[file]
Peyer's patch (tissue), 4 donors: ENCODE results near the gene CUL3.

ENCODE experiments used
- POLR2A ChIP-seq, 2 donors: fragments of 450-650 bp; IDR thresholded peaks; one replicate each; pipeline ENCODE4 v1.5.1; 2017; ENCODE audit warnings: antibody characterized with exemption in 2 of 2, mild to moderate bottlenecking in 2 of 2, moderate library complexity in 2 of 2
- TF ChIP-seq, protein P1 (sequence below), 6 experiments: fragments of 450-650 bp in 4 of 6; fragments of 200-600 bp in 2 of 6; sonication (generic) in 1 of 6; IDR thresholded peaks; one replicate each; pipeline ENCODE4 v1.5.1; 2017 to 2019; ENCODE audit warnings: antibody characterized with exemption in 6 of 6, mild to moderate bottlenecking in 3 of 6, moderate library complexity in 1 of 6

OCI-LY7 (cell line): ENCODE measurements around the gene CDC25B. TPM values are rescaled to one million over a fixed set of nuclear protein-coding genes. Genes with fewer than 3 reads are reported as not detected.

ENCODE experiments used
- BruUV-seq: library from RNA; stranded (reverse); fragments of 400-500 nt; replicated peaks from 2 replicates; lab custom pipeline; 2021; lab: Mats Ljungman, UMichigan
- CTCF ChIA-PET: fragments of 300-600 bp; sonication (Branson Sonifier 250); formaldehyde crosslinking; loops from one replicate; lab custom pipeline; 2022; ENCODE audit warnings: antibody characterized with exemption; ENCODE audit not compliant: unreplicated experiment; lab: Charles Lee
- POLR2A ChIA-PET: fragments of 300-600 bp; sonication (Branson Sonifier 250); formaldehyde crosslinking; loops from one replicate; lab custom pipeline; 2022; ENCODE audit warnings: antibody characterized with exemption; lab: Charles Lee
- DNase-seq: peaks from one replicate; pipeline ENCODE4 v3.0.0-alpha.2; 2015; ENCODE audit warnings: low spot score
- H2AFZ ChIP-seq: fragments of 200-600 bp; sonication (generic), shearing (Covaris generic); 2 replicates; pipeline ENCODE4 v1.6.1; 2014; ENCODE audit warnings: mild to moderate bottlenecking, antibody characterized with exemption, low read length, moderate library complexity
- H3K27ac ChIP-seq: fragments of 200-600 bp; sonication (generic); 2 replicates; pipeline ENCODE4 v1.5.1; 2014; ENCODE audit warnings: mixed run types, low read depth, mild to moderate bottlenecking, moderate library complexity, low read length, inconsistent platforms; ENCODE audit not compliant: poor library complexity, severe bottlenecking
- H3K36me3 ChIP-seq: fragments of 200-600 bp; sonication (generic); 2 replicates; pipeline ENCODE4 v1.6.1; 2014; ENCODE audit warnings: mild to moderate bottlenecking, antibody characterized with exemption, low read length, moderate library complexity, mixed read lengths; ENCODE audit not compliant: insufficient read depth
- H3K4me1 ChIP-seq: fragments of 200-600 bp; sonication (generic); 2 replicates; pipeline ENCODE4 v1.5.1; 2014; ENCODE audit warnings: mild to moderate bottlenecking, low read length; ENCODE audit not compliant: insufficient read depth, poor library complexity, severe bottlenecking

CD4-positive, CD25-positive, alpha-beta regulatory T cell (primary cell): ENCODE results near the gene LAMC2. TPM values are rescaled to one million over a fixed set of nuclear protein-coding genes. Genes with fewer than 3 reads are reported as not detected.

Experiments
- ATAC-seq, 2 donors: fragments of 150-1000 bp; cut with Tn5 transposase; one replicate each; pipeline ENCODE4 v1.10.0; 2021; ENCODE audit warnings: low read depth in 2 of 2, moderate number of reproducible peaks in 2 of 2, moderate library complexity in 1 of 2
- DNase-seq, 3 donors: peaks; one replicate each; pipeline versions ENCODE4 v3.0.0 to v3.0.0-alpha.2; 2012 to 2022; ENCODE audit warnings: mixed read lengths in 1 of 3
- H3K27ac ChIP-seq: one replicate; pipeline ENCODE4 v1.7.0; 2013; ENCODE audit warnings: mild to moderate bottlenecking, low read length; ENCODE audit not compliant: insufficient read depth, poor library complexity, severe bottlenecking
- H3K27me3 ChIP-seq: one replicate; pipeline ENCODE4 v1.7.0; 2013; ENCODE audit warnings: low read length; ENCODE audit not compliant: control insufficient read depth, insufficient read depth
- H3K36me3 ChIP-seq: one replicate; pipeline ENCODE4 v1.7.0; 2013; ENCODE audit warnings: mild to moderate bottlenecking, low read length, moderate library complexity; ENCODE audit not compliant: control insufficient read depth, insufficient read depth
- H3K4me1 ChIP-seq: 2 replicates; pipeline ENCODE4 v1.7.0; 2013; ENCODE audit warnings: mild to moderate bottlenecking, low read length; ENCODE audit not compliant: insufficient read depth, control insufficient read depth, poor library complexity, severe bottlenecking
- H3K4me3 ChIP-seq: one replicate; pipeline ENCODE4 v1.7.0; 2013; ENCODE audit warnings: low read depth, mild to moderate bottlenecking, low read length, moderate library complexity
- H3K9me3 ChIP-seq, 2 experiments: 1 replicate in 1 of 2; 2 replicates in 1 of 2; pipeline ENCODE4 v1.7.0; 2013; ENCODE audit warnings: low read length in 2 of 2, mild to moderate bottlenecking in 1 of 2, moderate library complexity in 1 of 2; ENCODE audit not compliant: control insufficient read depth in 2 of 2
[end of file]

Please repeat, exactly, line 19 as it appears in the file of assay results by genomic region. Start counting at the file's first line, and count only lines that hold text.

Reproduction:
- H3K27ac ChIP-seq: one replicate; pipeline ENCODE4 v1.7.0; 2013; ENCODE audit warnings: mild to moderate bottlenecking, low read length; ENCODE audit not compliant: insufficient read depth, poor library complexity, severe bottlenecking